It was the Unitarian preacher Theodore Parker who first defined democracy as government “of all the people, by all the people, and for all the people.” Yet today our democracy faces assaults on many fronts, not least the conspiracy to suppress the vote of people at the margins. This fall’s mid-term elections are a critical test for our democracy. This Sunday we continue the struggle for which our former minister James Reeb gave his life at Selma and launch our Reeb Voting Rights Project’s 2018 “Democracy Challenge.”
Somebody once defined insanity as doing the same thing over and over and expecting a different outcome. Yet we all get stuck in routines that don’t serve us or others well. Zen teaches that to overcome these unhelpful patterns and see things fresh we must practice “Beginner’s Mind.” As we return for Homecoming Sunday to begin the new church year, let’s practice Beginner’s Mind.
In his novel Cutting for Stone, physician and author Abraham Verghese writes “You don’t always know the answers before you operate. One operates in the here and now. … Life, too, is like that. You live it forward, but understand it backward.” How can we learn from the past without getting stuck there?
This Sunday is our annual “Questions of Faith” service when Rev. Hardies responds to your questions about faith, spirituality, and current events … whatever is on your hearts and minds. Let us know what spiritual questions you are wrestling with; e-mail your questions of faith to Gary Penn (email@example.com) by 5 pm on Thursday. Gary will collect your submissions and send them to our worship associates, who will select from among the questions. On Sunday, Rev. Hardies will address as many as time permits.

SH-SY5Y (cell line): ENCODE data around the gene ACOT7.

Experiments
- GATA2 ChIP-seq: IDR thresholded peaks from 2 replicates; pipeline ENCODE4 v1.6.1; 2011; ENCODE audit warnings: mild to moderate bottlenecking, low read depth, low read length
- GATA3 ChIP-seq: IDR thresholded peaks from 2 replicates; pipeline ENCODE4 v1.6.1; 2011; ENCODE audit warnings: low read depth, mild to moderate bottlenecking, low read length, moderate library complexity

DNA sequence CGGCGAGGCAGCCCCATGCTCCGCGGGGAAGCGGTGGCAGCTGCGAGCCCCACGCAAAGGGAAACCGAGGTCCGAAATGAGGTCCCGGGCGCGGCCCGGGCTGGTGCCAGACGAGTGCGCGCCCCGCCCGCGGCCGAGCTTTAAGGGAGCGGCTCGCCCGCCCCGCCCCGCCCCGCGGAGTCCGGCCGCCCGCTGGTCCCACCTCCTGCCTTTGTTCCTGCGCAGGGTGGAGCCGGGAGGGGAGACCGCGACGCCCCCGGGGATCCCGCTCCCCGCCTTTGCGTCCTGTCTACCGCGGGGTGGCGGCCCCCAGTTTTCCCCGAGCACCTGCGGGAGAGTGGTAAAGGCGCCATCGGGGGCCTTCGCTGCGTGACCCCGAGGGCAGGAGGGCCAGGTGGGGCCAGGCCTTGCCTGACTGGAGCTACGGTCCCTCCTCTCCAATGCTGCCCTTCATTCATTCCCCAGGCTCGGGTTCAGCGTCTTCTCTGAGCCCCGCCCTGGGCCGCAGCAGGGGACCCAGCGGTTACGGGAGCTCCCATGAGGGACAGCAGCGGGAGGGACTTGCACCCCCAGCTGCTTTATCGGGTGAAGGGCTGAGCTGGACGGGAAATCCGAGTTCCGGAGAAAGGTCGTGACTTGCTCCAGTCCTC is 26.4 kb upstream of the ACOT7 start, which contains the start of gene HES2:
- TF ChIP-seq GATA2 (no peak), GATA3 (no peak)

In the midst of cultural swirl, political fractures, and haters hating, day-to-day life can feel chaotic. This we know. We are called to bear witness, and act with clarity and equanimity, in such a time as this. How might we move from more strategic inner awareness to make bold change in the world? A sermon about organizing within and without.
Love for the earth, Love for our neighbors and our selves, Love for our nation and our communities. In these dangerous times, what does siding with Love look like and how do we ground ourselves spiritually in sustainable ways? Rev. Joanne Braxton will probe these and other questions in her sermon.
The work of building more loving and justice-seeking communities can be messy business that often requires that we dwell in the discomfort of learning and unlearning toxic habits and relational patterns. Showing up requires a nagging persistence that insists on not cutting and running when times get hard. The good news is that like any good spiritual practice, persistence can be learned and cultivated if are willing to take the risk of being transformed.
When we face challenges in our lives, sometimes we can get stuck, paralyzed. Other times, friends will encourage us to just “move on” from our challenges and “get over it.” Somewhere between these two extremes lies a healthy, middle path for moving forward and getting our lives back on track.
We are restless souls yearning to be understood. Inspired by the Chilean poet Pablo Neruda, guest minister, Rev. John T. Crestwell, Jr. of the UU Church of Annapolis, explores how learning to relate and understand each other is our highest calling and the key to creating beloved community.
I once heard Cornel West observe that while our smartphones keep getting smarter, we’re not getting any wiser. “Smart is for phones,” he said, “let the people be wise.” This morning we explore how our “high-tech, low-touch” society impacts our spirits and our capacity for relationship and resilience?